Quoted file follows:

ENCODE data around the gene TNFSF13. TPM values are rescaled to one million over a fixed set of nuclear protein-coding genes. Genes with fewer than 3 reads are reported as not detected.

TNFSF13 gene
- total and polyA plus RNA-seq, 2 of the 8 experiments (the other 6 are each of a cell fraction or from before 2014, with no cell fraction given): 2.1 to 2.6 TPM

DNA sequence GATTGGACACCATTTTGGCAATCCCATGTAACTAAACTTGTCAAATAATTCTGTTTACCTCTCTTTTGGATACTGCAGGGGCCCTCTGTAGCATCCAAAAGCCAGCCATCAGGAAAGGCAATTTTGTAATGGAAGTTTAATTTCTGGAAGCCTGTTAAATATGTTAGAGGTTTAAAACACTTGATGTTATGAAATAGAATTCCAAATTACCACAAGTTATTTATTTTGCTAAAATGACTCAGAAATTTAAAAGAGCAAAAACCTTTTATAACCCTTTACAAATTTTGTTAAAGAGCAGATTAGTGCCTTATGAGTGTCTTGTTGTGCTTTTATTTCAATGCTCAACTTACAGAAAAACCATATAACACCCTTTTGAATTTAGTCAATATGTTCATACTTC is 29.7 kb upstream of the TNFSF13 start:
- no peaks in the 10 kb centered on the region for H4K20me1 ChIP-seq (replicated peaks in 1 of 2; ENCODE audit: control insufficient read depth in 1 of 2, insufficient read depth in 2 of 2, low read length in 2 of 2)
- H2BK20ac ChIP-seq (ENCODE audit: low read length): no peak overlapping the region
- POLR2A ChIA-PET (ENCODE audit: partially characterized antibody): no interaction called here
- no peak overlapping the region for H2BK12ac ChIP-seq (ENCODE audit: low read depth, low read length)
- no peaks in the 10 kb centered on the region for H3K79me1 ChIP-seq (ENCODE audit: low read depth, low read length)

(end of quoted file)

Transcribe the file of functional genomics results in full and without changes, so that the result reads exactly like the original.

ENCODE data around the gene TNFSF13. TPM values are rescaled to one million over a fixed set of nuclear protein-coding genes. Genes with fewer than 3 reads are reported as not detected.

TNFSF13 gene
- total and polyA plus RNA-seq, 2 of the 8 experiments (the other 6 are each of a cell fraction or from before 2014, with no cell fraction given): 2.1 to 2.6 TPM

DNA sequence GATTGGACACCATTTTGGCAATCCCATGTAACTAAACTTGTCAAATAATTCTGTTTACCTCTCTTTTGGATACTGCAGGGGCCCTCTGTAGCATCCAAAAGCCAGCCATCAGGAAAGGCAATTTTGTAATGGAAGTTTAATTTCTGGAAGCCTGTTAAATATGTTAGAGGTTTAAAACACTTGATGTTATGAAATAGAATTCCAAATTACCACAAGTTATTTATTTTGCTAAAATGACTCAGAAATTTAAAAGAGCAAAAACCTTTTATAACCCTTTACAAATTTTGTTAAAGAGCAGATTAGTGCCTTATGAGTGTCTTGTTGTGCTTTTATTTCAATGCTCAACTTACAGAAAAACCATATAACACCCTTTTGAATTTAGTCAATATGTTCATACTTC is 29.7 kb upstream of the TNFSF13 start:
- no peaks in the 10 kb centered on the region for H4K20me1 ChIP-seq (replicated peaks in 1 of 2; ENCODE audit: control insufficient read depth in 1 of 2, insufficient read depth in 2 of 2, low read length in 2 of 2)
- H2BK20ac ChIP-seq (ENCODE audit: low read length): no peak overlapping the region
- POLR2A ChIA-PET (ENCODE audit: partially characterized antibody): no interaction called here
- no peak overlapping the region for H2BK12ac ChIP-seq (ENCODE audit: low read depth, low read length)
- no peaks in the 10 kb centered on the region for H3K79me1 ChIP-seq (ENCODE audit: low read depth, low read length)